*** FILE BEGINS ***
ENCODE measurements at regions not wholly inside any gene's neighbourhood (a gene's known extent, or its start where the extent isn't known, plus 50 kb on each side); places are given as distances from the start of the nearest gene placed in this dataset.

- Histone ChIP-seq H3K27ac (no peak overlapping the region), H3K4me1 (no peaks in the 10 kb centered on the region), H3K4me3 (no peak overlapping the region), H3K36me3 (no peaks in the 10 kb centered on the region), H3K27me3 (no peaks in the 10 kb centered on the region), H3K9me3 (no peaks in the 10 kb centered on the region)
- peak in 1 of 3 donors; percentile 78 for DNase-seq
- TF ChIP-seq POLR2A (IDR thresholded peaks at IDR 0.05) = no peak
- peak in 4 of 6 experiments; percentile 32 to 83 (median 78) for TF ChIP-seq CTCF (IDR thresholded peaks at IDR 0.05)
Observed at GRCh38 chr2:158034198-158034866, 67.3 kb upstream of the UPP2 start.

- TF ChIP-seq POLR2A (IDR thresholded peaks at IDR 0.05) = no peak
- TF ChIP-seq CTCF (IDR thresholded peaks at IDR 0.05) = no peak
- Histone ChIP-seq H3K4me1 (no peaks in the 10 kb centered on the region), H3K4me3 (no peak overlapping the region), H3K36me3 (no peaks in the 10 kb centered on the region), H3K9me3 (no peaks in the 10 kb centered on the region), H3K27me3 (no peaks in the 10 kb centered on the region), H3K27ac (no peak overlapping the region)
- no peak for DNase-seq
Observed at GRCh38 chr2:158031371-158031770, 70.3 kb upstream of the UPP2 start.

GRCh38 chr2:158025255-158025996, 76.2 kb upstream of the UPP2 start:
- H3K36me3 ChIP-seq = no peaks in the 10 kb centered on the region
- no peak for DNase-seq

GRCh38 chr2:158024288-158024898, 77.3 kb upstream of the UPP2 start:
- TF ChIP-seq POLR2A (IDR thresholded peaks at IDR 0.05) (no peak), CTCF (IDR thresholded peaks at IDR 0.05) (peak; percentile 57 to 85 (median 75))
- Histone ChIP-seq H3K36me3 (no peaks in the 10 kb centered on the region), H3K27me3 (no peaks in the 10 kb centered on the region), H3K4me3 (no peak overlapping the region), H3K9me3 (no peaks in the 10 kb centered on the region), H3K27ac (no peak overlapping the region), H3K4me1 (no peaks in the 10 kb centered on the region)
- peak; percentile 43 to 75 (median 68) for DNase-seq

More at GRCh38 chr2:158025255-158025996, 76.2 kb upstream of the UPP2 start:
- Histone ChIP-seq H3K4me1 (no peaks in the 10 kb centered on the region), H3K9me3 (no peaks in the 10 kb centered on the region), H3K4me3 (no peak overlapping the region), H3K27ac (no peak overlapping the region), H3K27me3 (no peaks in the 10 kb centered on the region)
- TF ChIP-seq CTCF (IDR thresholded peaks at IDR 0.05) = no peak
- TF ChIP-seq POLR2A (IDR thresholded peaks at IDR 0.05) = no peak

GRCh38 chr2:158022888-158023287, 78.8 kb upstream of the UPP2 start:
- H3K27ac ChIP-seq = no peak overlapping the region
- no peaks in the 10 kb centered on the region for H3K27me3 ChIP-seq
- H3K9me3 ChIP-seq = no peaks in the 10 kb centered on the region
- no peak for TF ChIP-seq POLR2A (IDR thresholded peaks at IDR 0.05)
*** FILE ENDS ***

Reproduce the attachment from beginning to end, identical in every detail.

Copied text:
ENCODE measurements at regions not wholly inside any gene's neighbourhood (a gene's known extent, or its start where the extent isn't known, plus 50 kb on each side); places are given as distances from the start of the nearest gene placed in this dataset.

- Histone ChIP-seq H3K27ac (no peak overlapping the region), H3K4me1 (no peaks in the 10 kb centered on the region), H3K4me3 (no peak overlapping the region), H3K36me3 (no peaks in the 10 kb centered on the region), H3K27me3 (no peaks in the 10 kb centered on the region), H3K9me3 (no peaks in the 10 kb centered on the region)
- peak in 1 of 3 donors; percentile 78 for DNase-seq
- TF ChIP-seq POLR2A (IDR thresholded peaks at IDR 0.05) = no peak
- peak in 4 of 6 experiments; percentile 32 to 83 (median 78) for TF ChIP-seq CTCF (IDR thresholded peaks at IDR 0.05)
Observed at GRCh38 chr2:158034198-158034866, 67.3 kb upstream of the UPP2 start.

- TF ChIP-seq POLR2A (IDR thresholded peaks at IDR 0.05) = no peak
- TF ChIP-seq CTCF (IDR thresholded peaks at IDR 0.05) = no peak
- Histone ChIP-seq H3K4me1 (no peaks in the 10 kb centered on the region), H3K4me3 (no peak overlapping the region), H3K36me3 (no peaks in the 10 kb centered on the region), H3K9me3 (no peaks in the 10 kb centered on the region), H3K27me3 (no peaks in the 10 kb centered on the region), H3K27ac (no peak overlapping the region)
- no peak for DNase-seq
Observed at GRCh38 chr2:158031371-158031770, 70.3 kb upstream of the UPP2 start.

GRCh38 chr2:158025255-158025996, 76.2 kb upstream of the UPP2 start:
- H3K36me3 ChIP-seq = no peaks in the 10 kb centered on the region
- no peak for DNase-seq

GRCh38 chr2:158024288-158024898, 77.3 kb upstream of the UPP2 start:
- TF ChIP-seq POLR2A (IDR thresholded peaks at IDR 0.05) (no peak), CTCF (IDR thresholded peaks at IDR 0.05) (peak; percentile 57 to 85 (median 75))
- Histone ChIP-seq H3K36me3 (no peaks in the 10 kb centered on the region), H3K27me3 (no peaks in the 10 kb centered on the region), H3K4me3 (no peak overlapping the region), H3K9me3 (no peaks in the 10 kb centered on the region), H3K27ac (no peak overlapping the region), H3K4me1 (no peaks in the 10 kb centered on the region)
- peak; percentile 43 to 75 (median 68) for DNase-seq

More at GRCh38 chr2:158025255-158025996, 76.2 kb upstream of the UPP2 start:
- Histone ChIP-seq H3K4me1 (no peaks in the 10 kb centered on the region), H3K9me3 (no peaks in the 10 kb centered on the region), H3K4me3 (no peak overlapping the region), H3K27ac (no peak overlapping the region), H3K27me3 (no peaks in the 10 kb centered on the region)
- TF ChIP-seq CTCF (IDR thresholded peaks at IDR 0.05) = no peak
- TF ChIP-seq POLR2A (IDR thresholded peaks at IDR 0.05) = no peak

GRCh38 chr2:158022888-158023287, 78.8 kb upstream of the UPP2 start:
- H3K27ac ChIP-seq = no peak overlapping the region
- no peaks in the 10 kb centered on the region for H3K27me3 ChIP-seq
- H3K9me3 ChIP-seq = no peaks in the 10 kb centered on the region
- no peak for TF ChIP-seq POLR2A (IDR thresholded peaks at IDR 0.05)